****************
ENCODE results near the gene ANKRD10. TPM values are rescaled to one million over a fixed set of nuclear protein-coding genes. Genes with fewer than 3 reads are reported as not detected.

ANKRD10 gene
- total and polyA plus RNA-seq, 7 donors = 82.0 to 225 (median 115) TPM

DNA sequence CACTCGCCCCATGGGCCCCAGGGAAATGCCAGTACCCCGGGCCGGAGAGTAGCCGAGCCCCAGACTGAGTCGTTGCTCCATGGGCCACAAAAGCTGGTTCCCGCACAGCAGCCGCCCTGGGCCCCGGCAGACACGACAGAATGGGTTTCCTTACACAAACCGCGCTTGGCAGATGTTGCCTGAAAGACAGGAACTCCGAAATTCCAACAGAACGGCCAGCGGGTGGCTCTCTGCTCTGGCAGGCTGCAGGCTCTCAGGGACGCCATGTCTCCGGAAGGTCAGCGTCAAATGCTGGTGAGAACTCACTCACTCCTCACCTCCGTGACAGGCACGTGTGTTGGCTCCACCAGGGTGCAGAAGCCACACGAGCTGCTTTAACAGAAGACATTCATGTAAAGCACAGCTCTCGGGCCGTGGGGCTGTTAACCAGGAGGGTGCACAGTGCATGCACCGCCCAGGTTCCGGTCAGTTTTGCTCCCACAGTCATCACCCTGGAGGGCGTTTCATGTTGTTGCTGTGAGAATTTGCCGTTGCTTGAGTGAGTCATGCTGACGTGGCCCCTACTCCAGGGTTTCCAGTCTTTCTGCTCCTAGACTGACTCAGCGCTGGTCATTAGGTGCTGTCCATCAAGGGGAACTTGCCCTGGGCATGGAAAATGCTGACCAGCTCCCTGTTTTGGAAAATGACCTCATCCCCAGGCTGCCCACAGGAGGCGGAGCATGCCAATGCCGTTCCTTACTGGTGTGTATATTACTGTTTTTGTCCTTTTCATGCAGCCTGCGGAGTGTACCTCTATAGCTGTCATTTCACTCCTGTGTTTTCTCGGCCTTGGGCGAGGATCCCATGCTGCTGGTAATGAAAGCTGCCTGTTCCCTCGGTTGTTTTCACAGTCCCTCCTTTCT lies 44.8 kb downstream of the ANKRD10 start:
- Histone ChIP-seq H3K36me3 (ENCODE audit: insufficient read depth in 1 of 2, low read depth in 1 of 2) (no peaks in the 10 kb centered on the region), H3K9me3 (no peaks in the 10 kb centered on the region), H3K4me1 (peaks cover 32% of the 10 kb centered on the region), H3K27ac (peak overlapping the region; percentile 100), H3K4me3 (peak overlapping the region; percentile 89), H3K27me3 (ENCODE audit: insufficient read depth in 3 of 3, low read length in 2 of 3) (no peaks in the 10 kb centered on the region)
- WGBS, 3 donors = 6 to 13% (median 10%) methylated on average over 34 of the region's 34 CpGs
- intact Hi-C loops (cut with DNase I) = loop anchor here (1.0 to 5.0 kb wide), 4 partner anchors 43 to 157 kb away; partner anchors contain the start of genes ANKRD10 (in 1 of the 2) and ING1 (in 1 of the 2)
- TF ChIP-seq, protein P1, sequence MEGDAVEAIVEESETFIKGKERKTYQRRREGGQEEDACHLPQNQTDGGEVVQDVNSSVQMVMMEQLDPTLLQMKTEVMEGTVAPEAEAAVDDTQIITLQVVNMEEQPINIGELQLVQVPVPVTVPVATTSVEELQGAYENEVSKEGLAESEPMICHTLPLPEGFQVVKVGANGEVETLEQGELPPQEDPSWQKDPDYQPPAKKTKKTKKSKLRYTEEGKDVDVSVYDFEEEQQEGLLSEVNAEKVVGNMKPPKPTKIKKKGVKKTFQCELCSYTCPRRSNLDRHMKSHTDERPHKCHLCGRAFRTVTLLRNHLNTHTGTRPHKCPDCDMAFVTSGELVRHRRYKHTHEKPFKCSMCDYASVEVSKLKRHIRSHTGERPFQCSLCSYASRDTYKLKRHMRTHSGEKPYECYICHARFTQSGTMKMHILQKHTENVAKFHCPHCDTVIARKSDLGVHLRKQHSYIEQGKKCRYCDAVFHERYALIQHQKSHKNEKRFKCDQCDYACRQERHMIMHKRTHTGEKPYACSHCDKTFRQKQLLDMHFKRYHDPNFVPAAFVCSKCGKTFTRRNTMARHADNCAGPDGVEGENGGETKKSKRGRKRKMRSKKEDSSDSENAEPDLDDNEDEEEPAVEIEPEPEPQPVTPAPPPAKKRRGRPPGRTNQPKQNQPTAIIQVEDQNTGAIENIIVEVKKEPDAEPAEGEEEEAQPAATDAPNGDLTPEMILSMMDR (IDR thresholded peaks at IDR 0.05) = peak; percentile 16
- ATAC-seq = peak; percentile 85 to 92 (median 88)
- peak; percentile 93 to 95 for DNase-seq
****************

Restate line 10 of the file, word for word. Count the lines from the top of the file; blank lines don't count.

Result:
- peak; percentile 93 to 95 for DNase-seq